To address this complexity and develop this formula, the data scientist must collaborate with the system architect and the security engineer. It is not enough to simply take a binary view: threat present or not, vulnerability present or not. Rather, data scientists must build more-complex threat models that take account for a multitude of factors, such as cost or difficulty of attack, whether a code vulnerability is executed under typical inputs or rarely reached, likelihood of being attack at random vs. targeted for attack, value of system or data, effectiveness of mitigating controls, and many more elements.

The risk modeling problem becomes even more complex when considering that these factors are interdependent in some cases. It is also difficult to learn the risk model using AI, since attacks, although well-promulgated, are in fact quite rare as a percentage of computations executed by a system. Further, it is not clear how large a data window must be before an attack or which observations and features are relevant.

Developing an adequate training set would be a daunting problem. Nonetheless, a realistic risk model would change the game for cybersecurity decision-making, and new data-scientific methods to build such a model are much needed.

Adequately modeling adversarial behavior remains a problem. Cyber attacks are not random processes, but rather intentional activities. Unfortunately, many cyber analytic approaches are built on the assumption that cyber attacks can be treated as random processes and leave out any understanding of the adversary as a factor in analysis. This assumption is not disastrous, and untargeted annoyance attacks are close enough to random for current analytics to be somewhat successful. However, more-complex targeted attacks are far from random, and ignoring adversarial behavior when considering such attacks creates a distorted view of the threat to the typical user.

Many cyber solutions are over-engineered to address threats that are troubling in principle but simply make no sense from the point of view of adversary tradecraft.

There is much discussion of adversarial modeling in cryptography, which can shed some light on the problem in cybersecurity in general. For example, Do, Martini, and Choo (2018) discuss several such models in terms of the adversary’s assumptions/situation, goals, and capabilities. Under this construct, it is clear that the adversary is not acting randomly, nor playing a game that can be conveniently modeled with game theory. Rather, they are trying to accomplish something—to achieve a goal. This can help refine the understanding of risk.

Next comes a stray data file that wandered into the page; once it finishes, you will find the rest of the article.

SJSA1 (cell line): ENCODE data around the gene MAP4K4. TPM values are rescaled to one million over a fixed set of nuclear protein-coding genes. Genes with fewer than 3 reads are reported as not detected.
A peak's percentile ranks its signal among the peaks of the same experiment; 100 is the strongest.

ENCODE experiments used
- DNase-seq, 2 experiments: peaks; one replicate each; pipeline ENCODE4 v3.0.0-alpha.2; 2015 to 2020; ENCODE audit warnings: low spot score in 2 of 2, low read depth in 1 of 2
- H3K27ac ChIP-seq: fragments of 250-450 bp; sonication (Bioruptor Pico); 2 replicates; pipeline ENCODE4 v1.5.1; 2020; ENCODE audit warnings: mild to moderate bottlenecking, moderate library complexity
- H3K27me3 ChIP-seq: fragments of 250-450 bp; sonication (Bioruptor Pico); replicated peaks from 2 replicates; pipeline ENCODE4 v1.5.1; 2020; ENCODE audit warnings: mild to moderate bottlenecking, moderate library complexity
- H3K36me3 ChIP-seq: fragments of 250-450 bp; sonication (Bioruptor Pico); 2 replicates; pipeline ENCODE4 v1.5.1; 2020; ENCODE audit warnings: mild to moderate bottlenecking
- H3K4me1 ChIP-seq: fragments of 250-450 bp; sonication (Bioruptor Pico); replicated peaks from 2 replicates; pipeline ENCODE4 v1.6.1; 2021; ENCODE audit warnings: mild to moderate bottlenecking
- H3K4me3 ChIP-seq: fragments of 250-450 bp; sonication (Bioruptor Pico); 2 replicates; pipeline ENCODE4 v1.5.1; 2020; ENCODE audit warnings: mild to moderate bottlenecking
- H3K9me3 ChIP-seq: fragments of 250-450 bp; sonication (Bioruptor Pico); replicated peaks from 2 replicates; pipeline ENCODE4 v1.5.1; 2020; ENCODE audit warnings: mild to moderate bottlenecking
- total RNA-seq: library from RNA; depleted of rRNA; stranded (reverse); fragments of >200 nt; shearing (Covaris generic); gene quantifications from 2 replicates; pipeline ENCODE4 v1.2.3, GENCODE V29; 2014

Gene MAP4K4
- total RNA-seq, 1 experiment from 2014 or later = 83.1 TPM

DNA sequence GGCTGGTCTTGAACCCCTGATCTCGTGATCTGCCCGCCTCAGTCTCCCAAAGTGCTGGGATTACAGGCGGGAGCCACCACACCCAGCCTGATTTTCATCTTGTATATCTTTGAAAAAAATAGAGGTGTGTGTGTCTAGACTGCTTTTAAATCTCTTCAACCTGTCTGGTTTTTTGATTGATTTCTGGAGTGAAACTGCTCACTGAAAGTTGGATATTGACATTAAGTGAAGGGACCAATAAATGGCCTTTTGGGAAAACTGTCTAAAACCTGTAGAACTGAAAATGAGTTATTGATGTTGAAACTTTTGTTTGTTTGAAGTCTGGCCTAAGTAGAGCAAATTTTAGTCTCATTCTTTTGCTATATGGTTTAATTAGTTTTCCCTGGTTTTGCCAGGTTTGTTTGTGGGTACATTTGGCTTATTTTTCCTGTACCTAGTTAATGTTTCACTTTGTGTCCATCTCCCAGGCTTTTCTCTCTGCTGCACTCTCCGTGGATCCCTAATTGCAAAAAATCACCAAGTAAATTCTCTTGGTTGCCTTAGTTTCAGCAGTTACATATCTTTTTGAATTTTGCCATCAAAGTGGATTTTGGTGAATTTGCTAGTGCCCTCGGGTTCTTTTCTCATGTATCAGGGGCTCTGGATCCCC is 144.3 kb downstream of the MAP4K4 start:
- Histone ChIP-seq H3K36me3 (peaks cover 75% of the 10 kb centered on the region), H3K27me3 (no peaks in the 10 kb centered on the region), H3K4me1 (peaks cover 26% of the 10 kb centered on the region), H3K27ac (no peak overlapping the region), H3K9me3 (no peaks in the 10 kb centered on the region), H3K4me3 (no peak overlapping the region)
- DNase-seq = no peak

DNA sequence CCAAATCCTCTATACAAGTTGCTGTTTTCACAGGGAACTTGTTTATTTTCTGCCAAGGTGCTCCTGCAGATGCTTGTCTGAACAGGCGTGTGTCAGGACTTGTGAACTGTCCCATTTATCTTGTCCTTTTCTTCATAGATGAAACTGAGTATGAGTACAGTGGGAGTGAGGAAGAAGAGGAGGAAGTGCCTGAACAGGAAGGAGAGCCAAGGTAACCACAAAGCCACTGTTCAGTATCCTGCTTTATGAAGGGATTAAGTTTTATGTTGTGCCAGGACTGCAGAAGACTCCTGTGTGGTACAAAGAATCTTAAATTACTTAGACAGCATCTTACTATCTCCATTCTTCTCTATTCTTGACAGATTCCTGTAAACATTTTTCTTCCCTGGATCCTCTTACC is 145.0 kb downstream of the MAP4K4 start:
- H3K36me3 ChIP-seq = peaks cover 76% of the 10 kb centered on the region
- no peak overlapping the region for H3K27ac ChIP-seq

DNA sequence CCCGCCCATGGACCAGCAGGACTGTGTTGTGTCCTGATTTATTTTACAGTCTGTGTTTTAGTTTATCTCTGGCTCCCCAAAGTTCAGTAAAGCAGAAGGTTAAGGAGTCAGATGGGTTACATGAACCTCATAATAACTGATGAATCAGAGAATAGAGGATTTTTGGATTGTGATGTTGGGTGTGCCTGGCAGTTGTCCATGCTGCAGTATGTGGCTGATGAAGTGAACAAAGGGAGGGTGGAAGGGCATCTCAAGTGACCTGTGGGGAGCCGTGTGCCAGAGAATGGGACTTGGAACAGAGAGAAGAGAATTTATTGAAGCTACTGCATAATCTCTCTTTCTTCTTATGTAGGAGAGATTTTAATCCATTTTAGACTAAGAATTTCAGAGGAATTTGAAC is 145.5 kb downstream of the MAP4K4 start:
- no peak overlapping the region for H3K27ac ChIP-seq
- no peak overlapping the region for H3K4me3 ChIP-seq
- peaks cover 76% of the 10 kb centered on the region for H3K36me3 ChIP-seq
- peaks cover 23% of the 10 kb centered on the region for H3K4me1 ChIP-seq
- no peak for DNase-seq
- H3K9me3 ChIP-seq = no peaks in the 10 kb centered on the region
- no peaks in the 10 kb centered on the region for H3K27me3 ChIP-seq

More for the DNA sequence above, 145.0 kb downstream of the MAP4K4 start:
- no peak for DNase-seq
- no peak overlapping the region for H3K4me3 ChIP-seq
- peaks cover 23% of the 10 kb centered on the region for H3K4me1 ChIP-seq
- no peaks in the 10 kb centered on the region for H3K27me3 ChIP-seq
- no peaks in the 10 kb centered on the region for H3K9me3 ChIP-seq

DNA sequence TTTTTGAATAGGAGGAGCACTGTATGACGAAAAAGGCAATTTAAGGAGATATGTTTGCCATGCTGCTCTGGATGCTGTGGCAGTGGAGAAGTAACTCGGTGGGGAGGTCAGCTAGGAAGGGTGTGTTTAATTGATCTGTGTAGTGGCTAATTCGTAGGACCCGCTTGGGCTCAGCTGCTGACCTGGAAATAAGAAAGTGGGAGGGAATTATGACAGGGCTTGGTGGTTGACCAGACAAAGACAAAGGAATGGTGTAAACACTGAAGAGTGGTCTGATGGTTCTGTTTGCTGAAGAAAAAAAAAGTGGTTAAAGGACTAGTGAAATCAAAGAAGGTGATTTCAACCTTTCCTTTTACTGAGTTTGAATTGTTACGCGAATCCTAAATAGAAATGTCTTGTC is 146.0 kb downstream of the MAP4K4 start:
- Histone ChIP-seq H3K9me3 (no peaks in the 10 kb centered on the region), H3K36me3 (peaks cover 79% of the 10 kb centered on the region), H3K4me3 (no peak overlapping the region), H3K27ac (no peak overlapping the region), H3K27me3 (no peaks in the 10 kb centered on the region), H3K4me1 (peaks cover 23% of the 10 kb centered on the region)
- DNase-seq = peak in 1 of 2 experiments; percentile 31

Advanced, persistent threats are not going to attack Grandma, nor are they likely to attack Joe’s Garage. There is often lots of fanfare about the latest zero-day close-access attack and its potential to do damage, but most of us will be just fine. Understanding risk can help us understand whether we should worry, but for those who should worry, critical infrastructure providers, holders of valuable data and so on, understanding the adversary’s assumptions, goals, and capabilities can help with crafting a more realistic and effective response to the threat. The data scientist can investigate methods to incorporate a rich model of adversary behavior into systems as they are being developed.

As shown, there are several ways that current practices in cyber analytics suffer from the lack of a nuanced understanding of data and data modeling. This lack of strong cyber data science can help explain the growing frustration with large enterprise investments in cybersecurity technology that often underperforms. The extent to which these technologies lack scientific grounding in their use of statistics, use impoverished risk models, or fail to consider adversarial behavior, is the extent to which they miss the mark in grounding cyber decisions. There is much to be gained in moving the practice of cybersecurity from a data-driven to a data-science-driven domain.

Further Reading

Do, Martini, and Choo. 2018. The Role of the Adversary Model in Applied Security Research.

About the Author

Pat Muoio is an expert in matters of cybersecurity and computing, vetting the technical viability of emerging technologies. She had a 30-year career in the intelligence community in a variety of technical and leadership positions, retiring as chief of NSA’s Trusted System Group, a job that involved strategic research planning and the management of dollar and personnel investments. She currently is a general partner in Sinewave Ventures. Muoio has a BA from Fordham University and a PhD from Yale, both in philosophy.